The Planning and Community Development Department is responsible for a wide range of functions related to community change, enhancement and preservation. Areas of responsibility include planning and zoning, building inspection and plan check services, and community and economic development. Specific task areas include current and long-range planning, zoning administration, environmental review, historic preservation, code compliance, redevelopment, grant and loan administration for affordable housing and community services, and fostering appropriate economic growth. The Department strives to provide vision and leadership within the context of innovative, high quality, equitable and efficient services which encompass and reflects community values.
As we conduct our work, we strive to be:
- Efficient and effective in the provision of services for our City;
- Proactive, creative problem solvers;
- Responsible stewards of public resources;
- Strategic partners with enterprise, public and private entities; and
- Respectful public administrators who are responsive to the changing needs of our community.
2022-2023 Key Initiatives
Affordable Housing & Prevention of Homelessness
- Housing Pipeline. Work with county-wide partners to establish priorities for coordinated pipeline of affordable housing development and complete underwriting and loan documents for the Opportunity Council’s senior housing development slated for State Street and Mercy Housing’s family housing development slated for the Waterfront District. Continue discussions with Kulshan CLT, Catholic Housing Services, Pioneer Services and Bellingham Housing Authority about next projects.
- Assessment of Fair Housing & Consolidated Plan. This is a 5-year plan that profiles the community service and housing needs of Bellingham, and lays out strategies for meeting these needs over time. The new 5-year plan begins July 1, 2023 and will utilize a new reporting system which will soon be under development. About 8 million dollars a year go into these programs from a combination of federal Community Development Block Grant (CDBG) and HOME Investment Partnership (HOME) dollars, City housing levy funds, affordable housing sales tax and program income repayments from previous investments. The plan and corresponding annual action plans are a requirement of receiving the federal CDBG and HOME funds from the U.S. Department of Housing and Urban Development (HUD). Results of this planning process will inform any future housing levy put forward by the City. Plan implementation happens primarily through the over two dozen contracts in place at any given time for delivery of housing and services projects throughout the City. Climate resiliency will be a new area of emphasis for this plan.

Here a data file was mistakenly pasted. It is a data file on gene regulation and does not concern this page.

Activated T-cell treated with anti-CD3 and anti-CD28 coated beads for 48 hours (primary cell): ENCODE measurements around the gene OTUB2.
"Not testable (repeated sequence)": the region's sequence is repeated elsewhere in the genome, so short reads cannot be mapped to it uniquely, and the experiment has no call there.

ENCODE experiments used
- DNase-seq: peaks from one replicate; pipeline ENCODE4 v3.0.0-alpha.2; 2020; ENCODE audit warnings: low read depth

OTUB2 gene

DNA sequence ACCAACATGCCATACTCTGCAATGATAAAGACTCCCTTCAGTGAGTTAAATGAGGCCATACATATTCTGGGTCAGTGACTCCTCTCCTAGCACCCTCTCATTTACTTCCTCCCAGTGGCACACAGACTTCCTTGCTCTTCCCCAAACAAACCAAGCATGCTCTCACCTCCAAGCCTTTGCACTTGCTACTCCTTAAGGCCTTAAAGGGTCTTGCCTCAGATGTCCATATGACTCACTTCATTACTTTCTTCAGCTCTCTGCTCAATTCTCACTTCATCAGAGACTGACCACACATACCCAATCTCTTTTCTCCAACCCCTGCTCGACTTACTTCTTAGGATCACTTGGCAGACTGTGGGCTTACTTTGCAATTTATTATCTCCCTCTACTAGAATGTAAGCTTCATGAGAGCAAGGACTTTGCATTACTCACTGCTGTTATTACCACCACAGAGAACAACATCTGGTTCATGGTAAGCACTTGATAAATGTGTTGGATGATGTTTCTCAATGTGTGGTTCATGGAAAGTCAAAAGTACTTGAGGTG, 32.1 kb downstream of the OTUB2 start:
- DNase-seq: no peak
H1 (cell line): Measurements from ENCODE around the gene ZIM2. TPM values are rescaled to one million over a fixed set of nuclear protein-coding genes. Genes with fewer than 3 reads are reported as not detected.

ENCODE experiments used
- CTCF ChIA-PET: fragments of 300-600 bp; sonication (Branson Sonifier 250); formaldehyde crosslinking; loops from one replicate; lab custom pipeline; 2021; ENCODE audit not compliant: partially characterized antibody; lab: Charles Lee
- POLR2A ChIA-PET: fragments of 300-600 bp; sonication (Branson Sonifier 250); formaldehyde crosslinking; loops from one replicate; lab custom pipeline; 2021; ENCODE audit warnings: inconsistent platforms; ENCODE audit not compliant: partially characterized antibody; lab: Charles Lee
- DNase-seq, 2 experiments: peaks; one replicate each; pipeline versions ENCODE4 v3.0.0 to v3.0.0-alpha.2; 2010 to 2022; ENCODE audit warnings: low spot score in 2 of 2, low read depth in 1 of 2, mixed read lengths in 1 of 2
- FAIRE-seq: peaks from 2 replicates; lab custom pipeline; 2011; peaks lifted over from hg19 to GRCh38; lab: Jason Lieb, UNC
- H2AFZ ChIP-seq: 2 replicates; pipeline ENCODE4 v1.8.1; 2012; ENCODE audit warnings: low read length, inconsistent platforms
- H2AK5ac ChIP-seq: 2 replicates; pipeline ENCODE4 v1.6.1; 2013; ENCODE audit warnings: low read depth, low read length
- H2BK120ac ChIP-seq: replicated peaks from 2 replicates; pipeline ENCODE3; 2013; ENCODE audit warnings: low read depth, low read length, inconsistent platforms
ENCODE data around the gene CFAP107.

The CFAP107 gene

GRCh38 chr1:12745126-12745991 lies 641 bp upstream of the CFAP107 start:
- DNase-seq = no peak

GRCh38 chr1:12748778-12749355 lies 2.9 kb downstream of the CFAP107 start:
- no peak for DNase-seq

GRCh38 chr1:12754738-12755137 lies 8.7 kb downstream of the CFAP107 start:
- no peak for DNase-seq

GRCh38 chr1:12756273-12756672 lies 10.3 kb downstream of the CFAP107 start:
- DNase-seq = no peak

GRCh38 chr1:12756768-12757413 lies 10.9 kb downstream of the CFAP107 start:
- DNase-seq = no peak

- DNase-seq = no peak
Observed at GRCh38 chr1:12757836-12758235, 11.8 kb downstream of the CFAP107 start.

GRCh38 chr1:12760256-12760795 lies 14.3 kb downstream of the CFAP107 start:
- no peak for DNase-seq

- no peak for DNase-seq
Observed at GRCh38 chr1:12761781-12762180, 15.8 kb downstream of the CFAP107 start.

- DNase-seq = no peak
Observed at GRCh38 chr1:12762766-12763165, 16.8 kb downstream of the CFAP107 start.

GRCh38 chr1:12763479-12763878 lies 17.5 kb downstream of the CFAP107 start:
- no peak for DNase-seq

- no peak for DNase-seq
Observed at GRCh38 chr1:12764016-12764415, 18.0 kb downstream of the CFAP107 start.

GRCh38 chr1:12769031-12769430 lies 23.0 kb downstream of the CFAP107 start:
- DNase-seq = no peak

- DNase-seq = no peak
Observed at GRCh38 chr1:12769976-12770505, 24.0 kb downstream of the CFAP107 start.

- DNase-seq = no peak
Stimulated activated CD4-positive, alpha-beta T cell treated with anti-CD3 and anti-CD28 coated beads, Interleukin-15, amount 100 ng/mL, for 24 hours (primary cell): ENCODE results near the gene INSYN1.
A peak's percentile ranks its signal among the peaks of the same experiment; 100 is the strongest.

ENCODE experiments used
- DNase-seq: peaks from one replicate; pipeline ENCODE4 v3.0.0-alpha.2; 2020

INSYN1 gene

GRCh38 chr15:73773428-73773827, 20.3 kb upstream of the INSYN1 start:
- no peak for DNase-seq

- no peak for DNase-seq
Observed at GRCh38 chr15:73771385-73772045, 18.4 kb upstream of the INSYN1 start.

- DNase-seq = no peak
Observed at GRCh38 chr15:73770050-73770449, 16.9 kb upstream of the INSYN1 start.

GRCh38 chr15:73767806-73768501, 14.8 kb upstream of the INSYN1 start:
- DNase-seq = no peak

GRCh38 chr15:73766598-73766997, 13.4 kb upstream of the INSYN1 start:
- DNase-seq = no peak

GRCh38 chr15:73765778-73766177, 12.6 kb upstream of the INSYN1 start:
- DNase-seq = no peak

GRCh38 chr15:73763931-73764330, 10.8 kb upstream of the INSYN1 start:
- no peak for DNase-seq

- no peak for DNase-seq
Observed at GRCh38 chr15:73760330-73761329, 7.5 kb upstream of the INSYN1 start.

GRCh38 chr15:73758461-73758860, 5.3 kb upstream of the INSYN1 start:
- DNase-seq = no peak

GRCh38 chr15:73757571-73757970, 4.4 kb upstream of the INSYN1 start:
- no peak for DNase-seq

- Budget Strategy. The City Council authorized an Affordable Housing Sales Tax in 2021 which will generate an additional $3M per year. Staff will work with Whatcom County staff to strategize how best to utilize the various funds each agency works with, including this new fund, to ensure the community’s highest priorities will continue to be met as federal recovery dollars subside.
- Diversity, Equity and Inclusion. Homeownership program assessment & analysis with regard to wealth building & integration of limited equity cooperatives.
Homeless Crisis Response
- Lighthouse Mission Ministries (LMM) Shelter. Like nearly every city in Western Washington, the city of Bellingham has seen an increase in unsheltered homeless individuals and families. The City supported LMM’s temporary shelter facility known as the Drop-in-Center and lead its relocation and expansion of Base Camp due to COVID. Base Camp is in another temporary location and needs a permanent facility. LMM has decided it wants to pursue redevelopment of its own properties in Old Town. This project is lead by LMM with support from the City.